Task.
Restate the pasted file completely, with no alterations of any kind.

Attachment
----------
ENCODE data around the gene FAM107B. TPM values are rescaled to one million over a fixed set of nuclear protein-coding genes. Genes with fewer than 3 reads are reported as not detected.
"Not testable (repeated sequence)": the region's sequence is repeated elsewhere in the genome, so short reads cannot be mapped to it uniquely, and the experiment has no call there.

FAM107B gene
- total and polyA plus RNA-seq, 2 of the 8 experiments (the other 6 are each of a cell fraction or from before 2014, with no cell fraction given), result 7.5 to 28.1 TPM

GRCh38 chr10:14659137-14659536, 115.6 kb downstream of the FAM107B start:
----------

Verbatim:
ENCODE data around the gene FAM107B. TPM values are rescaled to one million over a fixed set of nuclear protein-coding genes. Genes with fewer than 3 reads are reported as not detected.
"Not testable (repeated sequence)": the region's sequence is repeated elsewhere in the genome, so short reads cannot be mapped to it uniquely, and the experiment has no call there.

FAM107B gene
- total and polyA plus RNA-seq, 2 of the 8 experiments (the other 6 are each of a cell fraction or from before 2014, with no cell fraction given), result 7.5 to 28.1 TPM

GRCh38 chr10:14659137-14659536, 115.6 kb downstream of the FAM107B start: